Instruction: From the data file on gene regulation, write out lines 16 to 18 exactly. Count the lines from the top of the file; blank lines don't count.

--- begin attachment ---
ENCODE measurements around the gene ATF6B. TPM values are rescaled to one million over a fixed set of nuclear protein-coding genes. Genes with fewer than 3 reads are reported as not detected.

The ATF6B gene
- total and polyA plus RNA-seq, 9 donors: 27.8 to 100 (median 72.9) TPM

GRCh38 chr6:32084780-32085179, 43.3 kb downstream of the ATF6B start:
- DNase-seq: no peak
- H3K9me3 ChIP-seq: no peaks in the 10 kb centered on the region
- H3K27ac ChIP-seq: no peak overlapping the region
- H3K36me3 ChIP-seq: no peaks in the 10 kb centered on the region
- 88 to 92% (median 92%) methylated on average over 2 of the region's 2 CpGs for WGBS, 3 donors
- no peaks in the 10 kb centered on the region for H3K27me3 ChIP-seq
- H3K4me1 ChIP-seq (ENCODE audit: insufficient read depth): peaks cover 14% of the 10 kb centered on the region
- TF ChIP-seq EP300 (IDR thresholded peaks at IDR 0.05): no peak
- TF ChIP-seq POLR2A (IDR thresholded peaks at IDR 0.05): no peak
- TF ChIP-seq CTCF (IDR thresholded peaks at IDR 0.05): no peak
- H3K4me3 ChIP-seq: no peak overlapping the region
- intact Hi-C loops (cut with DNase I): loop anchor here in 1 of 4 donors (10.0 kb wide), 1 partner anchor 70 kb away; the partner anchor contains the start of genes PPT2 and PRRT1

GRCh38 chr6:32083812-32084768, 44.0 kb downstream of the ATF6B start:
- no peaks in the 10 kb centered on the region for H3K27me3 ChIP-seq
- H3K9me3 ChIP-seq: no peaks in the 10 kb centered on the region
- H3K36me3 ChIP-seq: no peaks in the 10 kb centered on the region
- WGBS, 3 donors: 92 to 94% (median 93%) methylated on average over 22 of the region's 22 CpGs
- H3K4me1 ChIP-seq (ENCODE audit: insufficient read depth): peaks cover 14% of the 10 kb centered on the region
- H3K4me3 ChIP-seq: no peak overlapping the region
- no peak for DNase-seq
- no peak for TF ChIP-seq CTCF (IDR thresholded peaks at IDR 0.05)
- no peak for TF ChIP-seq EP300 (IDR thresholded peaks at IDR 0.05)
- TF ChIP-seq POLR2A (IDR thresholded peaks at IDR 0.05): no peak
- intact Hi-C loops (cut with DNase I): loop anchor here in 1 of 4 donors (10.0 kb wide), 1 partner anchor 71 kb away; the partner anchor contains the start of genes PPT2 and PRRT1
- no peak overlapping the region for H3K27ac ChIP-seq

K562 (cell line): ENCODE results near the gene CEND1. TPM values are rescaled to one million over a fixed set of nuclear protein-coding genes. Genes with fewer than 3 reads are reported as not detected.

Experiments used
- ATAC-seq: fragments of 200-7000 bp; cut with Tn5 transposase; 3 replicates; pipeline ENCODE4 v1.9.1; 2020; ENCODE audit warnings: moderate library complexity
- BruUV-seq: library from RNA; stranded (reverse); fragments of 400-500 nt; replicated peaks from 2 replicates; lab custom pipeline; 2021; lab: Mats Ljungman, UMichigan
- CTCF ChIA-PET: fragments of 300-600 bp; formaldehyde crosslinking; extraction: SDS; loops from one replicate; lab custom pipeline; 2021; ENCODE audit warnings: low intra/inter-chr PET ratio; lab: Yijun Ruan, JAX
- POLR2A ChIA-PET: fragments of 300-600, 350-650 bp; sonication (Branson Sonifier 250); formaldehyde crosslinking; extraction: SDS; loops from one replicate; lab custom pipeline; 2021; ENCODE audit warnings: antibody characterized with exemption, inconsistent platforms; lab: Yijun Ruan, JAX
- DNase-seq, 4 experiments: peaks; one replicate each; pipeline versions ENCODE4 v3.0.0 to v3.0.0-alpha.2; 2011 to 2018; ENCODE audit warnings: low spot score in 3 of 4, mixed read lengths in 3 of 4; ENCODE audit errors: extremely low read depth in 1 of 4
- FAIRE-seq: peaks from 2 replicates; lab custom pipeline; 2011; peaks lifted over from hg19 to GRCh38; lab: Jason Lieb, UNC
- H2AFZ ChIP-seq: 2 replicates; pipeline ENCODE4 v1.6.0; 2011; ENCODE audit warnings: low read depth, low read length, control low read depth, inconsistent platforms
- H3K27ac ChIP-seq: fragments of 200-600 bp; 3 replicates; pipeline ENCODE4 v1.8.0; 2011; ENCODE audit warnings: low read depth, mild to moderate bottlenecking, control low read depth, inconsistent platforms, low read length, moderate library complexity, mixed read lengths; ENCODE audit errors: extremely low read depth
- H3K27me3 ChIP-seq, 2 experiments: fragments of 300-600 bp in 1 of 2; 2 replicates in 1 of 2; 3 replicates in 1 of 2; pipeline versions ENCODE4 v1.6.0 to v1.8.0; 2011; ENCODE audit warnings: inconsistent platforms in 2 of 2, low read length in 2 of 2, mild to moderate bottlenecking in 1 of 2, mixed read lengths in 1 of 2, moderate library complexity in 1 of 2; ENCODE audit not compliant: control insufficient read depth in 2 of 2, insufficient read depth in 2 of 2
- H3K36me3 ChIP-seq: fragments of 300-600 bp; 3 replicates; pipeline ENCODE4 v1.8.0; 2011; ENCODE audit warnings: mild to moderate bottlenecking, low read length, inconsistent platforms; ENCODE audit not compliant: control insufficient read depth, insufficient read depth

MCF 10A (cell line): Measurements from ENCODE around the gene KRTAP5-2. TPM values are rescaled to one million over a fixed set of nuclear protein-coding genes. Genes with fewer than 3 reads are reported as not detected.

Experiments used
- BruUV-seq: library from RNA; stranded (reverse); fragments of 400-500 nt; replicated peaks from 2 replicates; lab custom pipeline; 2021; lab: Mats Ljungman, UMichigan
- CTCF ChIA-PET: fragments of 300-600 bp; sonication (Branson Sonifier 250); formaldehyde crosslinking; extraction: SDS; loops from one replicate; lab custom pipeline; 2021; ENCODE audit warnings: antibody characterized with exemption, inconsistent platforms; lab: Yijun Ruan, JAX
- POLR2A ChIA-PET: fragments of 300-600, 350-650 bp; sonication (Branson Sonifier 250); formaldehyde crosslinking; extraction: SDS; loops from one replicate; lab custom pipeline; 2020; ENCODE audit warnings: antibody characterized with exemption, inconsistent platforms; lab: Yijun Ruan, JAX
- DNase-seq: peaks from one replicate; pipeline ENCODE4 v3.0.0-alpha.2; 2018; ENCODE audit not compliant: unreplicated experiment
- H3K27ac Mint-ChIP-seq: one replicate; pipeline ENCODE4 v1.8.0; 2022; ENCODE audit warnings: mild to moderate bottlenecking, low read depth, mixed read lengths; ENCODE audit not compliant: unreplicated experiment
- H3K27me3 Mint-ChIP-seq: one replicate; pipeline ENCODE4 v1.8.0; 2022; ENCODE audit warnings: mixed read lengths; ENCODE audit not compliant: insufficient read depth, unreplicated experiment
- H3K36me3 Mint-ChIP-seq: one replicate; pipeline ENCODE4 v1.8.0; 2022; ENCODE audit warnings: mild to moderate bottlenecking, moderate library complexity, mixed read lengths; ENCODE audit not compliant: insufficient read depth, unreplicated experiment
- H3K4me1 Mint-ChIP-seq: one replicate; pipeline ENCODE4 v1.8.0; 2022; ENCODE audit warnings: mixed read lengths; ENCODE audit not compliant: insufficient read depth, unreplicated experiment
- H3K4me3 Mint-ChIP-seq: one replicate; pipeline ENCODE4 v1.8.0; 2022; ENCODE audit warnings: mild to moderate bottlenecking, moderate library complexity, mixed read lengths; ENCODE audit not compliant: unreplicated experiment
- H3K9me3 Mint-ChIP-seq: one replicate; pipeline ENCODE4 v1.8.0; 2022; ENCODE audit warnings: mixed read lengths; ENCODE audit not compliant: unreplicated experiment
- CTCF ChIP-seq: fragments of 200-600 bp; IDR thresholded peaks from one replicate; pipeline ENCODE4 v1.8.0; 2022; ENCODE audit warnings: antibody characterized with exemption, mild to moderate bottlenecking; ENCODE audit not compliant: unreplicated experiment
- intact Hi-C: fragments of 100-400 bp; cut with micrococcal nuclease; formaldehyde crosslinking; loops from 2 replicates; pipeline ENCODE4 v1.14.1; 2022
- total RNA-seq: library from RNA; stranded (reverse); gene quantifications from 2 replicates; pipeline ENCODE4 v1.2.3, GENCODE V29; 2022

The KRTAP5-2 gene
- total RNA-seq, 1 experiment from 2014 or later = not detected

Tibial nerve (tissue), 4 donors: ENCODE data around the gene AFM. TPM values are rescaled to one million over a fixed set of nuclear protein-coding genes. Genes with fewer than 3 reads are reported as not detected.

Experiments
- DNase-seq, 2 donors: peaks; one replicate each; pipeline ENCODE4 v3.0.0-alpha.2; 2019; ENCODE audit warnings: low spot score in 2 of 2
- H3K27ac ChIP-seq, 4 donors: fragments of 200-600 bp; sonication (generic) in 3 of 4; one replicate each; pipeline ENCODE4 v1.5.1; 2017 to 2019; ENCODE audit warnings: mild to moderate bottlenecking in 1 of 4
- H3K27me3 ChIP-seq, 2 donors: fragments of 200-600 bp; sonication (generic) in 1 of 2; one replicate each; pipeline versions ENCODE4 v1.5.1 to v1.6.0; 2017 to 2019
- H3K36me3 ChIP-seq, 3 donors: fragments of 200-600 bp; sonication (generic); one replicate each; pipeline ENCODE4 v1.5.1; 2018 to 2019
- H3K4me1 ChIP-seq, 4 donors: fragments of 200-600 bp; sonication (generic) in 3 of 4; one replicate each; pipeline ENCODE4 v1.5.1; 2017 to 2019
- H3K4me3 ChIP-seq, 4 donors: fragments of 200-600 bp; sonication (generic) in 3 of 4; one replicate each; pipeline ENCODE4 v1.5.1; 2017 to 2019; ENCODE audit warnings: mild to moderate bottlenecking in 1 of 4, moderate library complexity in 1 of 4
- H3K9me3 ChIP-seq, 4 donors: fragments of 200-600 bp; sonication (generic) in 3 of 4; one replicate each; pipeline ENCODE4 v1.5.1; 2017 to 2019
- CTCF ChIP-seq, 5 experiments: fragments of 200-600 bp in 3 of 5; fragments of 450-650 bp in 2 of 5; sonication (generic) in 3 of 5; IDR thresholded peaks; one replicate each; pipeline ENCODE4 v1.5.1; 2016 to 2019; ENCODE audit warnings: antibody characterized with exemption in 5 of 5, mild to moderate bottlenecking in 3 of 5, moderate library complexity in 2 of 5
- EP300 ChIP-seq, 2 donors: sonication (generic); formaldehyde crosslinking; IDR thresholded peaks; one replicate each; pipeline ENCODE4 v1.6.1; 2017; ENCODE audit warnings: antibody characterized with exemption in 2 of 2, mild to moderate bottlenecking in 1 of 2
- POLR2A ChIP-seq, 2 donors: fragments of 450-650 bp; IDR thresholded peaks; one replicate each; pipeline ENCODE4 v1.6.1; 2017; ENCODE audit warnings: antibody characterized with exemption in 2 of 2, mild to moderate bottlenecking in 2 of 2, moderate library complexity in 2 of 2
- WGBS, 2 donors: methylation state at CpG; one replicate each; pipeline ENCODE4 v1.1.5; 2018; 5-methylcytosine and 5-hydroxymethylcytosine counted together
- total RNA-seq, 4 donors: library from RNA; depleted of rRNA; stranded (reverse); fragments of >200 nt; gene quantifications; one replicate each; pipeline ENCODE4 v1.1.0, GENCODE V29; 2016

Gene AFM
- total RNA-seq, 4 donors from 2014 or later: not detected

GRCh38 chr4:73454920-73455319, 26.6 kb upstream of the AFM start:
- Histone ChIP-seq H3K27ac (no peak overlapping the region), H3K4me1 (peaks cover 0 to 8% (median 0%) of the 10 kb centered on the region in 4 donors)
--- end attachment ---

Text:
- intact Hi-C loops (cut with DNase I): loop anchor here in 1 of 4 donors (10.0 kb wide), 1 partner anchor 70 kb away; the partner anchor contains the start of genes PPT2 and PRRT1

GRCh38 chr6:32083812-32084768, 44.0 kb downstream of the ATF6B start:
- no peaks in the 10 kb centered on the region for H3K27me3 ChIP-seq